South London’s soaring enclave
“It’s a combination of great schools, plenty of green spaces, strict management by the landowner, the Dulwich Estate, and the fact that south-east London is still relatively good value compared with south-west London,” says Tom Bill of Knight Frank. He points to the popular private schools of Dulwich College, Alleyn’s and James Allen Girls, along with a good mix of state schools.
Well, maybe not quite so affordable now. According to the research the average sales price in the picket-fenced Village (SE21 7) is £1.75million; SE22 (East Dulwich) is a much larger area and so there is a higher turnover of homes, worth on average £614,000 to £693,000.
Twenty years ago the stock threebedroom Victorian terrace around Lordship Lane, East Dulwich’s high street, cost around £200,000. Now such homes are worth £1million to £1.25million, even considering a dip in recent months. In that time the Lane has evolved from being a lacklustre high street with the number of good restaurants you could count on one hand, into a version of Clapham’s Northcote Road, with its independent shops, organic food stores, gastropubs and, more recently, its own arthouse cinema, the Dulwich Picturehouse.
Broadchurch actress Olivia Coleman has said her best investment was a flat in East Dulwich that she sold on for a chunky profit before moving to a house in Peckham; other thespian locals include Iain Glen, James Nesbitt and Helen Lederer.
The changing demographic of the area has also led to an improvement in state primaries, such as Heber and Bessemer Grange. But for Suzie Godfrey, whose children Theo, nine, and Sophia, six, attend Bessemer, it was not just about the schools.
“My husband Alex and I moved from West Dulwich for more of a buzz,” says the 45-year-old, who runs her own chocolate brownie giftbox business, The Sweet Reason Company.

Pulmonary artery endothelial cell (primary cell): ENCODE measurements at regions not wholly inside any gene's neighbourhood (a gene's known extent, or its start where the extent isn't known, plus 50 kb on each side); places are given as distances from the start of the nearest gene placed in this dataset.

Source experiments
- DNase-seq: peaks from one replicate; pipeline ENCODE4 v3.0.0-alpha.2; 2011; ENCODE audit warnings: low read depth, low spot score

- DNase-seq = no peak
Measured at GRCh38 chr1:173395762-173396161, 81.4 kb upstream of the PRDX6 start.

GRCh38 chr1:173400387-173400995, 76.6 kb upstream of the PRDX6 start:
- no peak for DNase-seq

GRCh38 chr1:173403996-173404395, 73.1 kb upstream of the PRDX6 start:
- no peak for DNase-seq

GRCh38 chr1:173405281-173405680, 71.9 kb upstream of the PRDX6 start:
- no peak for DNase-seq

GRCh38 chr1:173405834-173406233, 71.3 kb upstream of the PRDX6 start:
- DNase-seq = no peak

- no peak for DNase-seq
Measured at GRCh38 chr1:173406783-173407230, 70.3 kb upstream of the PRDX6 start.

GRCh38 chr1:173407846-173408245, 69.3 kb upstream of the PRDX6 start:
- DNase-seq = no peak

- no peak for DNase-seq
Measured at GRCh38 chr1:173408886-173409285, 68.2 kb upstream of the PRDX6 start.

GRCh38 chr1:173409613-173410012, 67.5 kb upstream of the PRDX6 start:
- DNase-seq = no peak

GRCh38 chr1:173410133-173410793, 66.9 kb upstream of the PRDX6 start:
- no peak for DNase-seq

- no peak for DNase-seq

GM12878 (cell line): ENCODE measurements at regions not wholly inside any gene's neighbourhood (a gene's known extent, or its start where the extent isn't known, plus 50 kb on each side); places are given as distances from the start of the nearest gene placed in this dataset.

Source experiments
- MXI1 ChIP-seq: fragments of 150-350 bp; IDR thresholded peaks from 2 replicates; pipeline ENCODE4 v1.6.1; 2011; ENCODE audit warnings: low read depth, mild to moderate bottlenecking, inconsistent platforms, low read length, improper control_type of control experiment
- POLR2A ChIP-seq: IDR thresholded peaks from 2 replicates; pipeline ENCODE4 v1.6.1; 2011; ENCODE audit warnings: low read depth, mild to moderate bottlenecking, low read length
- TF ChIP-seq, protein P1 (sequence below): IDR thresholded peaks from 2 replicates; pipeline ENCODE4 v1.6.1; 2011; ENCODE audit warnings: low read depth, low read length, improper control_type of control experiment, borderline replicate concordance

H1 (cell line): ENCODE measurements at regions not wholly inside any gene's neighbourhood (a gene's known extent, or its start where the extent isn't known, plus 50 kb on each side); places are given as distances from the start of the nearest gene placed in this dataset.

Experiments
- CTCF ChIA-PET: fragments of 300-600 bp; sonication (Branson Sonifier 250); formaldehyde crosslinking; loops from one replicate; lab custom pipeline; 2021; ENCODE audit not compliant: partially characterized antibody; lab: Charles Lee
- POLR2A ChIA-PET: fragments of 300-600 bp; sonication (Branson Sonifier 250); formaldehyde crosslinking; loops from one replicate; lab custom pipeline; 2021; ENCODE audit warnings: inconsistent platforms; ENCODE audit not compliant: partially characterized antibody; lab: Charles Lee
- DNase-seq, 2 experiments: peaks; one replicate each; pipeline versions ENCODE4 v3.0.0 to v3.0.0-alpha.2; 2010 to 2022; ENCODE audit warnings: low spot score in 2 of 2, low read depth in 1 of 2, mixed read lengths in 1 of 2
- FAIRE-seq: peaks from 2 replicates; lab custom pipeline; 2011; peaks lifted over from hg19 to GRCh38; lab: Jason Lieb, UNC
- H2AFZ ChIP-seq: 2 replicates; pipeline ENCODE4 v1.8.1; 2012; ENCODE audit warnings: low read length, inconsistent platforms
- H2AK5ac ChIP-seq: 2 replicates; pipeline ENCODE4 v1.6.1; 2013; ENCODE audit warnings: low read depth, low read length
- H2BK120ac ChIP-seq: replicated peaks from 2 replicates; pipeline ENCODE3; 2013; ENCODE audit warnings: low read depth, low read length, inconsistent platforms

“We gravitated to East Dulwich to go out in the evening to the better restaurants and bars.
“Over the past few years there has been a noticeable influx of start-ups. There are many of us who are self-employed, as well as many young families. There’s a great community feel; I organise our two annual street parties.”
The Godfreys’ four-bedroom Victorian semi-detached house near East Dulwich station, which is just 12 minutes into London Bridge, cost £520,000 in 2009, but after two extensions is now worth £1.4million.
The most popular streets nearby include Elsie Road, and Melbourne, Chesterfield and Ashbourne Groves, according to Paul Bent of agent Kinleigh Folkard & Hayward (KFH). “They are near the new charter school, the station and Lordship Lane,” he says. The agent has a fivebedroom house on Chesterfield Grove for sale for £1.275 million.
Typical buyers are split between families and young professionals, he adds. “Along with locals upsizing, there are first-time buyers looking for a two-bedroom garden flat for £500,000 to £550,000, or a one-bedroom flat for £400,000. We are seeing a new buyer profile from Islington and Crouch End, helped by the emergence of Peckham Rye as a ‘mini Shoreditch’ with its hipster cafés.”
For those not so driven by this trendy scene – or with deeper pockets – Dulwich Village is highly sought-after, with its quaint tollgate and small collection of businesses.
There’s Gail’s Bakery, Fired Earth and the Crown & Greyhound Pub (“The Dog”), where Charles Dickens once drank, and the historic Dulwich Picture Gallery, although it’s crying out for a Waitrose (and you can forget any new-build developments, too). But Dulwich Park has a timeless charm, complete with boating lake and horses from the nearby riding school.
“The prime streets are Turney Road, Village Way, Burbage Road, Calton Avenue and the Village end of Court Lane, A Victorian five-bedroom home in Chesterfield Grove, near Lordship Lane. It has a big lawned garden with the option to extend the house at the back. £1.275 million This double-fronted, detached sevenbedroom house is in a popular road in Dulwich Village, in a catchment area for good schools. £2.75 million A five-bedroom house located near the shops and buzzy cafés of Lordship Lane. The living room-kitchen area has bifold doors that open on to the garden. £1.3 million that falls into the catchment area for schools,” says Mitchell Murphy of Knight Frank.
Your money can go further on the borders in both Peckham Rye and Nunhead Village but also West Dulwich, Honor Oak Park and Forest Hill, where you can get bigger houses and gardens for the same price as a skinny semi off Lordship Lane.
Suzie Godfrey runs a business from her East Dulwich home